How chemical manipulation can undo the Pavlovian responses that dog human nature

July 6, 2001

What links addiction, gambling, bungee-jumping and Parkinson's disease? Geoff Watts reports

The brain chemical dopamine, a neurotransmitter or chemical messenger, is best known for its role in Parkinson's disease. Make too little of it and you will develop the tremor, slowness of movement and other symptoms of this debilitating illness. But to imagine that this is the only reason to take an interest in dopamine is to underplay its importance to the brain.

For example, people with Parkinson's are disproportionately likely to be non-smokers - not only following the emergence of their illness, but before it. There are two possible explanations: that smoking protects against Parkinson's; or that some subtle differences in patients' brains make them less susceptible to the pleasure of a cigarette. When you learn that patients are also less likely to develop any other form of addiction, the latter explanation becomes the more appealing. This conclusion is reinforced by studies that show links between the cause of Parkinson's, obsessive behaviours such as gambling or video-game playing and even aspects of personality. Common to all these is the brain's output of dopamine and changes in this output and the response to it, brought on by disease or other events.

Alain Dagher, of the Montreal Neurological Institute, specialises in imaging the brains of people with Parkinson's. "Because it's caused by dopamine deficiency in the basal ganglia," he says, "people originally thought that this region of the brain must be involved in controlling movement, especially its accuracy. In fact the role of the basal ganglia is probably in learning new movements or skills. Things like playing the piano."

You acquire a skill of this kind by repetition. Work in animals has shown that normally functioning basal ganglia are important in motivation and reward. Rats, for example, need the basal ganglia to learn to find food in a maze. And the main chemical messenger in this motivational system is dopamine.

"This is where drug addiction comes in," Dagher says. "In the normal animal or human, dopamine is released in rewarding situations. For a human this might be when you've just played the piano well and feel a sense of achievement. Dopamine acts as a sort of teaching chemical. It tells you that the movements or behaviours you've just completed were good in some way."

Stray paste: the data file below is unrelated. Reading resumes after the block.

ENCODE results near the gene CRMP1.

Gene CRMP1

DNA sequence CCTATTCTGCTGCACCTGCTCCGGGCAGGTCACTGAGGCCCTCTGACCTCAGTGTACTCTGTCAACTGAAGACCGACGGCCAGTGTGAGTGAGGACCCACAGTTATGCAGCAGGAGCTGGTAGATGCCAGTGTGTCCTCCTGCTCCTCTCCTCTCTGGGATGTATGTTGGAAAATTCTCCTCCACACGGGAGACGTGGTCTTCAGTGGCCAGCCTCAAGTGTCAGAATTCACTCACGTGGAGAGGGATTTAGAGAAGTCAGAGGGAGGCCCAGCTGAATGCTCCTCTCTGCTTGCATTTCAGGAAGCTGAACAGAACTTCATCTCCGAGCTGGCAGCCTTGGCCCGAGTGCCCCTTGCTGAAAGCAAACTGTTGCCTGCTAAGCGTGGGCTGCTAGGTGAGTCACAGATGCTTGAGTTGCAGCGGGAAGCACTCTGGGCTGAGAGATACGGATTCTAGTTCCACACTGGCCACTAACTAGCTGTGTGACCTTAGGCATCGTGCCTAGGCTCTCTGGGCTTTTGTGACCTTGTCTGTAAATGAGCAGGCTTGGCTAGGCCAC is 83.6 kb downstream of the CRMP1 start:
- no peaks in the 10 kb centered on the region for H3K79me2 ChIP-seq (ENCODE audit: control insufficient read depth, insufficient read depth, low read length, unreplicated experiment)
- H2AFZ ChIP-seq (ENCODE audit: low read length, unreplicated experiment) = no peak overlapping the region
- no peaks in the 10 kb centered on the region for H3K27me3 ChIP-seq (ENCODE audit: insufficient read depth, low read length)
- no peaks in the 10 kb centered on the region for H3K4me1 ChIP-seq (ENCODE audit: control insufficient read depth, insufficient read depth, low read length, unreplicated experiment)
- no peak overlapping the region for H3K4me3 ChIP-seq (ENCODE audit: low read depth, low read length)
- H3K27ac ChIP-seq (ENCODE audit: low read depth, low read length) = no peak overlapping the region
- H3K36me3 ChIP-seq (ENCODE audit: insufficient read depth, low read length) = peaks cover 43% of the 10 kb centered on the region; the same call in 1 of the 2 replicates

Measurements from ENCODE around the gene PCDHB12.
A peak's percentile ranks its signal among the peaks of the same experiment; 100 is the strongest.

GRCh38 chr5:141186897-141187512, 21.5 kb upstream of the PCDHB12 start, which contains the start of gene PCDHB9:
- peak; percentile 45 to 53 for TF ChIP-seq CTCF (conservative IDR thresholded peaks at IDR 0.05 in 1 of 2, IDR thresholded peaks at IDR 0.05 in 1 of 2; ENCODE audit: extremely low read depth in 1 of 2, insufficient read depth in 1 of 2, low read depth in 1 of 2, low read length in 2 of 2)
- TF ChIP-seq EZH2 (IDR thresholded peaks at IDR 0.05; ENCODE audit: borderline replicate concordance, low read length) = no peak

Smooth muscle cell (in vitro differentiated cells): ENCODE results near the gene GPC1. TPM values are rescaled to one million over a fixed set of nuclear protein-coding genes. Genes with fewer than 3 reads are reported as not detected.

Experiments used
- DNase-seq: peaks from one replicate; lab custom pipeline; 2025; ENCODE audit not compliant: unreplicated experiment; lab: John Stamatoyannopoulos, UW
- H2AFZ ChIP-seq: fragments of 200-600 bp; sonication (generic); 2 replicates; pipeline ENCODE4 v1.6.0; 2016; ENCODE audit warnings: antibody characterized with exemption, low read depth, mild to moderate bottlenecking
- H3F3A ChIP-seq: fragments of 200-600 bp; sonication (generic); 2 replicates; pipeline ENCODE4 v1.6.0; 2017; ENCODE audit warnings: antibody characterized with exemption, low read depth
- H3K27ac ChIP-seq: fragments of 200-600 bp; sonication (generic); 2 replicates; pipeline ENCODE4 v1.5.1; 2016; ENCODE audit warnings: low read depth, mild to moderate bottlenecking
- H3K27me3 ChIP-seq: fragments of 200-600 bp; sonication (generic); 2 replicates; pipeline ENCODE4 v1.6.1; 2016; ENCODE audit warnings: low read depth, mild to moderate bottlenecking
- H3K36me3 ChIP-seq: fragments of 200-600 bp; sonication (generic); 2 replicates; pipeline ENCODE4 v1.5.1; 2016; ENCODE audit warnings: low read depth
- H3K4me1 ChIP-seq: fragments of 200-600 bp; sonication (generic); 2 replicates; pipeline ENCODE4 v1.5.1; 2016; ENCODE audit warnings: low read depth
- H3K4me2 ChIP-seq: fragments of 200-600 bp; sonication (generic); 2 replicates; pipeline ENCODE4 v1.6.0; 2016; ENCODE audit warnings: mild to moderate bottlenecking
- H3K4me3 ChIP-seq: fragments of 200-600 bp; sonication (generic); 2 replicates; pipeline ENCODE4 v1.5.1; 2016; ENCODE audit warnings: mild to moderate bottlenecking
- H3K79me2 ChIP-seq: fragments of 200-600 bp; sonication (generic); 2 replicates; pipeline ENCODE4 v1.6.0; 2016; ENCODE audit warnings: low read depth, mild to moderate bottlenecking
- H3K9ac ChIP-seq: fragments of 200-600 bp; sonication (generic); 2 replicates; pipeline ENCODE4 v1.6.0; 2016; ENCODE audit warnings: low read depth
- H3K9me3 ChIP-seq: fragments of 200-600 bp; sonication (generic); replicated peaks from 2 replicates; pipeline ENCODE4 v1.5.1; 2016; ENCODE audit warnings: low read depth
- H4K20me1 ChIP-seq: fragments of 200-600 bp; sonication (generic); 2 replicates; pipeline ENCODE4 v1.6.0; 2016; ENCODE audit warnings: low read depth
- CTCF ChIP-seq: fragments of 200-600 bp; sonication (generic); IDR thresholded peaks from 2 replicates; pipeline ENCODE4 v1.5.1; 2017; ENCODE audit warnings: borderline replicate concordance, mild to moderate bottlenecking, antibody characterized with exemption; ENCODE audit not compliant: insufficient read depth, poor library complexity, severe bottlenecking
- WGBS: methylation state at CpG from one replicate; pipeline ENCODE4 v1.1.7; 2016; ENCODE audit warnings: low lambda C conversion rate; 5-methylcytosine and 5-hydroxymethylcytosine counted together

This is how drugs of addiction might work. Taking almost any drug causes a release of dopamine in the brain. The behaviour - drug taking - is rewarded and so reinforced. A process that is positive when associated with learning a new skill is destructive when linked to drug use.

One of the obstacles facing the addict who wants to give up is conditioning. Nearly all drug-taking is ritualised and closely associated with specific actions and places.

Many ex-smokers feel an urge to light up when entering a pub; heroin addicts who have kicked the habit are more likely to succumb when visiting the scene of their drug-taking days. These Pavlovian responses have also been shown, especially in animal studies, to be associated with the dopamine system.

Psychologist Gavin Phillips, of York University, has been investigating the role of dopamine in conditioning - and the possible therapeutic value of chemicals that affect dopamine production. Psychological methods of overcoming conditioning depend on breaking the link by putting addicts in circumstances that trigger their craving but then denying them access to drugs. If this behavioural remedy could be supplemented by a chemical manipulation of the dopamine system, the combined effect might be more powerful.

Phillips is encouraged but cautious about this way of undoing Pavlovian associations. "There are different kinds of dopamine receptor in different parts of the brain. You'd want a compound to be very specific. Otherwise you might have something like the side-effects of the older anti-schizophrenic drugs which upset systems that were totally irrelevant to the illness."

Trevor Robbins, of the department of experimental psychology at Cambridge, has spent many years researching the dopamine system. Like Phillips, he is sure that manipulating it will eventually contribute to overcoming addiction, but stresses that to rely solely on pharmacology would be a mistake.

Alain Dagher and researchers at London's Hammersmith Hospital have used scanning techniques to study the release of dopamine in the brain. The group hit on the idea of stimulating the system by having their subjects play video games. "We found that dopamine was produced while they played," he says. "And their performance was correlated with the amount released."

It would be highly speculative to say that this is why video games are "addictive", he says. But he believes that there is an element of truth in the idea.

He also suspects that much the same applies to gambling and to obsessive compulsive disorders.

Which brings us finally to personality. "There's good evidence that part of your personality is inherited, and that one aspect of this relates to dopamine genes," Dagher says.

"People who score high on novelty-seeking - bungee-jumping and so on - have a higher rate of addiction than those who score low. We know that novel experiences bring about a release of dopamine, and that there's also a correlation between the density of dopamine receptors in the brain and your personality type."

From Parkinson's to personality, the dopamine system is a key player in a tangled web of brain functions. How much that key will eventually unlock is still unknown.

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